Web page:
The agreement was the result of talks that began Monday as part of an initiative by Chinese President Xi Jinping aimed at “developing good neighborly relations” between Tehran and Riyadh, the three countries said in a joint statement. But the signing of the accord in Beijing — which the Biden administration considers its No. 1 geostrategic threat — represents the latest effort by Xi to stake out a larger political presence in the Middle East, where the United States has been the dominant outside power brokering agreements since the end of the Cold War, waging wars and exerting influence in an oil-rich region vital to the world’s energy security.
Last month, China hosted Iran’s president, Ebrahim Raisi, as the two nations cemented a “strategic cooperation” pact. In December, Xi traveled to Saudi Arabia for a state visit.
Saudi Arabia, whose longtime partnership with Washington has soured since the 2018 killing of Washington Post journalist Jamal Khashoggi by associates of the kingdom’s crown prince, applauded Beijing’s involvement in an open press event featuring a three-way handshake between China’s top diplomat, Wang Yi, Iran’s Supreme National Security Council secretary, Ali Shamkhani, and national security adviser of Saudi Arabia, Musaad bin Mohammed Al Aiban.
America’s Arab allies in Saudi Arabia and the broader Persian Gulf often lament the criticisms they receive from Washington over human rights abuses and a lack of political freedoms and elections — complaints they do not receive from Beijing. Some observers saw China’s inclusion in the accord as a overt snub.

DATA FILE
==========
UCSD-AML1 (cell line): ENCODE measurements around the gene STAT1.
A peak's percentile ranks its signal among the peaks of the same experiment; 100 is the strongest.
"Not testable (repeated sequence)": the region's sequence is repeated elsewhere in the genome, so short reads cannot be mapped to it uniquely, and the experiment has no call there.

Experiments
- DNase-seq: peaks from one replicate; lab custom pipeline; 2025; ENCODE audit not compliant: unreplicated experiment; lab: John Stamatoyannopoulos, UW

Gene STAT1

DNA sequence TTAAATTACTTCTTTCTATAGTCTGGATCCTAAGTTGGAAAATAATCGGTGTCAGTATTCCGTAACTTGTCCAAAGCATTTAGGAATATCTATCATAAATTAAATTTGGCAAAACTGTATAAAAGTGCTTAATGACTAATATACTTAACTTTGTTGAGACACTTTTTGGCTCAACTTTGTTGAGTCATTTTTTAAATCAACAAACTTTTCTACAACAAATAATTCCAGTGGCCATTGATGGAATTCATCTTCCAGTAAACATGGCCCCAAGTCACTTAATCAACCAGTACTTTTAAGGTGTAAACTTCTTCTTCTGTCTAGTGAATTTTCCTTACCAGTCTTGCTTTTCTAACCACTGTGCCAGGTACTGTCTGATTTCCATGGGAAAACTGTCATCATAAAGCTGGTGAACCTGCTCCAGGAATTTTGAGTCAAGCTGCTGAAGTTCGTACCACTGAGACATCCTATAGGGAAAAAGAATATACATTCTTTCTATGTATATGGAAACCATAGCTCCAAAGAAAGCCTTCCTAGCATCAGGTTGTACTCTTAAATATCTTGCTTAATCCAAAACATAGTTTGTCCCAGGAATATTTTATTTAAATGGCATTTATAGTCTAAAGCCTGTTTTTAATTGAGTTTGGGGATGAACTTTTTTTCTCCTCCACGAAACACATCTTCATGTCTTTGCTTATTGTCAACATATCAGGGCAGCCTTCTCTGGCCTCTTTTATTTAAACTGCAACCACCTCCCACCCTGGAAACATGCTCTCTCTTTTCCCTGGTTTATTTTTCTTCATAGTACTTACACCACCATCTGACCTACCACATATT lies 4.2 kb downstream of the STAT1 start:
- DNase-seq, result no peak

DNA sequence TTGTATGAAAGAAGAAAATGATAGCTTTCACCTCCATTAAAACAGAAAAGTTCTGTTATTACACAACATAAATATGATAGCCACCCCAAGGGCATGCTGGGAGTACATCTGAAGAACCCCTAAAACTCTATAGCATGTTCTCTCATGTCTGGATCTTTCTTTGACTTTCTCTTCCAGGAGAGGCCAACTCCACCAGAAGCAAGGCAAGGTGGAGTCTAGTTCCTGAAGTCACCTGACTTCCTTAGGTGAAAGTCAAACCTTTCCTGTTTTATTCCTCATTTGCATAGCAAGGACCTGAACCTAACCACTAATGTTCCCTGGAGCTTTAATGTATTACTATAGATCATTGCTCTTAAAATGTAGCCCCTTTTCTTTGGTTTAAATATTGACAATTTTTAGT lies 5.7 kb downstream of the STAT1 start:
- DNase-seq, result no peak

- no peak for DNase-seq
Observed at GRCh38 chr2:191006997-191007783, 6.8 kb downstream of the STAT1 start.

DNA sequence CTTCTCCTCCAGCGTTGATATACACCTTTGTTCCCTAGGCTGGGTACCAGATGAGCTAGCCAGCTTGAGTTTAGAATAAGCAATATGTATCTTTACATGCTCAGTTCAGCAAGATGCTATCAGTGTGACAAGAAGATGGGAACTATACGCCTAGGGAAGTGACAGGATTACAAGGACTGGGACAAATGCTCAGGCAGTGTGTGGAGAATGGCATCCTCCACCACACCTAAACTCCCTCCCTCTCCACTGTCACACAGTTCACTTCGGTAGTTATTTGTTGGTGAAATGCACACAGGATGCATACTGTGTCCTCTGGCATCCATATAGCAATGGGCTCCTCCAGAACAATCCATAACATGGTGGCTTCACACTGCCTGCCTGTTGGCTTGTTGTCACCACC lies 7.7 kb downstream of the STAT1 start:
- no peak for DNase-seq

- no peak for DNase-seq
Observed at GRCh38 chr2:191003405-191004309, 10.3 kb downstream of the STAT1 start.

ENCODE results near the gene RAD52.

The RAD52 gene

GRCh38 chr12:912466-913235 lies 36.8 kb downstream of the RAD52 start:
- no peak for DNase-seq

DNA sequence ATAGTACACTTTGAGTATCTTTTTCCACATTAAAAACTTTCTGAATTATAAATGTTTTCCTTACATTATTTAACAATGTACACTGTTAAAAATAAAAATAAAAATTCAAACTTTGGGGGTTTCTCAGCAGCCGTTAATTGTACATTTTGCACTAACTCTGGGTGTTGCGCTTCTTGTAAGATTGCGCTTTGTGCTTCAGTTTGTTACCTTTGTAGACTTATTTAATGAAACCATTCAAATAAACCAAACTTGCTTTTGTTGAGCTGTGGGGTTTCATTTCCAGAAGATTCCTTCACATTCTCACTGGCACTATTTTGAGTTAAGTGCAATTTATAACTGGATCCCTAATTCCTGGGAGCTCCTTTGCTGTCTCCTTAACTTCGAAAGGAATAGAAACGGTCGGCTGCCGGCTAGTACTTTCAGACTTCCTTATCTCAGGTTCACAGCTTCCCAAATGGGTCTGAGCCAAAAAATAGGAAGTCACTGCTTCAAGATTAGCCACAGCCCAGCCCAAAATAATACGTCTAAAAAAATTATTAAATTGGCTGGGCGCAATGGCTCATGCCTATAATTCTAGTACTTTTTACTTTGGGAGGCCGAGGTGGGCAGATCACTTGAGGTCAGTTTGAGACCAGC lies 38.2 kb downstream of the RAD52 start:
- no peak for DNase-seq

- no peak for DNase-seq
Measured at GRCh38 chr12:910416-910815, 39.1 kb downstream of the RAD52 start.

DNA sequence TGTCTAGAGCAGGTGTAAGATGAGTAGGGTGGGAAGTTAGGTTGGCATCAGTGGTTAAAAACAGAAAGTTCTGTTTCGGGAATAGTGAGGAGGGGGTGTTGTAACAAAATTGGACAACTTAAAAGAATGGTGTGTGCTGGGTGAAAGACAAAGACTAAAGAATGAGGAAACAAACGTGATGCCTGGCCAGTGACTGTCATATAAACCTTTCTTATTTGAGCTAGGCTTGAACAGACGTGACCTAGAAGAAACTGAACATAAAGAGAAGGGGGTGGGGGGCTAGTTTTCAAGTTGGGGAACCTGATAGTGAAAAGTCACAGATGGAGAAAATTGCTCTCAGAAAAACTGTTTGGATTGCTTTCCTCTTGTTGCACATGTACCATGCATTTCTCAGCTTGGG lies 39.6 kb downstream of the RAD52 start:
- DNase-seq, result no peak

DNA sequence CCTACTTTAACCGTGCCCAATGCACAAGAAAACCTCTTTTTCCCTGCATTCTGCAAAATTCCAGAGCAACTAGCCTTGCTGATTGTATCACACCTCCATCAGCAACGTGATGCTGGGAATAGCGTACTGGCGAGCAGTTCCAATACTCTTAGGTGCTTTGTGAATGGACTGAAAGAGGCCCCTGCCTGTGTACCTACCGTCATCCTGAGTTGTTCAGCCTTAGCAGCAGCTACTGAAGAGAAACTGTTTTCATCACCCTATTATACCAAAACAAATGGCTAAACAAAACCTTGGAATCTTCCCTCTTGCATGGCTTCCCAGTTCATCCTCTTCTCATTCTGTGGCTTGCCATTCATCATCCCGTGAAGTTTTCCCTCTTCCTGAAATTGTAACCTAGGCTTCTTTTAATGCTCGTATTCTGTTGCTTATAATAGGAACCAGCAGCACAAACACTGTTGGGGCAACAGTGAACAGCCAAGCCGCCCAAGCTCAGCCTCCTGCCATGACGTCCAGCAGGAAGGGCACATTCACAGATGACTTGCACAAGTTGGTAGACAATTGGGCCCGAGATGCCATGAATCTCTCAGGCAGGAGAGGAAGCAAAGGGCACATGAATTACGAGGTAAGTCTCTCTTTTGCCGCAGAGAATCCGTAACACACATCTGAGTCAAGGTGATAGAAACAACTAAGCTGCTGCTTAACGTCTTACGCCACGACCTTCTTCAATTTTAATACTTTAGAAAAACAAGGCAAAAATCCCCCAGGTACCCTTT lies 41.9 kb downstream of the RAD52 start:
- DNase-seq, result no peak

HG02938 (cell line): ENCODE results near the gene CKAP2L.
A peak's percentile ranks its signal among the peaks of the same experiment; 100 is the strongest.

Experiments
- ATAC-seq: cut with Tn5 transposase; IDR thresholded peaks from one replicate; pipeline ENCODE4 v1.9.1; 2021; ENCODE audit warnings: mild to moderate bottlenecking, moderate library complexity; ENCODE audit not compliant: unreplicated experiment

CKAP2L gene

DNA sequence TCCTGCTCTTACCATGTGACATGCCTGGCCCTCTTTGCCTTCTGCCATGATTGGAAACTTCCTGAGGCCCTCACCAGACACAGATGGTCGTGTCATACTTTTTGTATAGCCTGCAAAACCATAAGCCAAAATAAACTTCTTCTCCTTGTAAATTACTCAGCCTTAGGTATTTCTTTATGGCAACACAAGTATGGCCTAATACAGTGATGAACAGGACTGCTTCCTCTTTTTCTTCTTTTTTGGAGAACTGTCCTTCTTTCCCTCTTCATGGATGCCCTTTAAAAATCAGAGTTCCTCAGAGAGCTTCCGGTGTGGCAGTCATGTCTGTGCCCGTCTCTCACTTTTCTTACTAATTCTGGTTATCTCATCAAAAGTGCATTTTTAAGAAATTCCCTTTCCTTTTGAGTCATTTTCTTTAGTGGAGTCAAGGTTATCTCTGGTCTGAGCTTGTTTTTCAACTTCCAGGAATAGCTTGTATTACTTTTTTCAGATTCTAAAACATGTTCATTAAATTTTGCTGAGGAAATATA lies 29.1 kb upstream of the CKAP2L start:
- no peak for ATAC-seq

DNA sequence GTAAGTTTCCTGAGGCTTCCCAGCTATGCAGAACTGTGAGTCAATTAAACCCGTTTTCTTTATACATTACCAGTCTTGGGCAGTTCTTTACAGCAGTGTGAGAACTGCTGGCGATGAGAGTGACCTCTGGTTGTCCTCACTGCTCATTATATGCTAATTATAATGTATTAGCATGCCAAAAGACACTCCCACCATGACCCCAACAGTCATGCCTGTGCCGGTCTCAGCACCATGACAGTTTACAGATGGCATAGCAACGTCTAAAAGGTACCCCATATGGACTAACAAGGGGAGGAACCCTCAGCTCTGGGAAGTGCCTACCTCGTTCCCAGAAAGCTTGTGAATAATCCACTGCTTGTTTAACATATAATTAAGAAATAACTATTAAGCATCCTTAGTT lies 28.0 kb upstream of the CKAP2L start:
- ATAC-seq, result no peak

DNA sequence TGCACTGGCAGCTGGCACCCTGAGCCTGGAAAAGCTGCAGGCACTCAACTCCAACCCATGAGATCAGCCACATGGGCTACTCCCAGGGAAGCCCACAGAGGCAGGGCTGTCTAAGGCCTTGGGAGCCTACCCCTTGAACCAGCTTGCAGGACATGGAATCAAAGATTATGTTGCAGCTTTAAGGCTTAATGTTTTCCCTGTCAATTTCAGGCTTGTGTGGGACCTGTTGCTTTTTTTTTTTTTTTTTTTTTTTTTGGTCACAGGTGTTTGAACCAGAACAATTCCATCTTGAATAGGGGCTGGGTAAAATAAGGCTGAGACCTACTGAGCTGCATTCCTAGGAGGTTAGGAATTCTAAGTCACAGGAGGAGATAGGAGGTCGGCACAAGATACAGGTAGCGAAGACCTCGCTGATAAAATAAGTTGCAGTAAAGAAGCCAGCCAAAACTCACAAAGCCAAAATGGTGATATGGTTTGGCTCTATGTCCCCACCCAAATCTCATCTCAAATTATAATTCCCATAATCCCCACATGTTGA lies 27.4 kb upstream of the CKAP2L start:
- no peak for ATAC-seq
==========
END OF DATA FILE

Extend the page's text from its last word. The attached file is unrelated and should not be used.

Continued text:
“What is notable of course is the decision to hand the Chinese a huge public relations victory — a photo op that is intended to demonstrate China’s newfound stature in the region,” said Suzanne Maloney, vice president and director of foreign policy at the Brookings Institution think tank. “In that sense, it would appear to be yet another Saudi slap in the face to the Biden administration.”
On its face, the agreement achieves priorities that the United States has long sought, as tensions between Iran and Saudi Arabia have threatened the stability of the region and fueled catastrophic conflicts from Syria to Yemen.
“We think it’s in our own interests,” Kirby said, noting his hope that it would lead to an end to the war in Yemen, which has pitted a Saudi-led coalition, backed by American-made jets, against the country’s Iranian-backed Houthi militants.
For years, the United Nations called the conflict there the world’s worst humanitarian disaster, but the country has enjoyed a rare reprieve from fighting since April when a truce sponsored by the United Nations went into effect. Though the truce expired in October, the peace has largely held, and back-channel talks between the Houthis and the Saudis have resumed.
Saudi Arabia cut diplomatic ties with Iran in 2016 after the Saudi Embassy in Tehran was attacked and burned by Iranian protesters angered by the kingdom’s execution of prominent Shiite cleric Sheikh Nimr Baqr al-Nimr. The cleric had emerged as a leading figure in protests in Saudi Arabia’s Eastern Province, a Shiite-majority region in the Sunni-majority nation.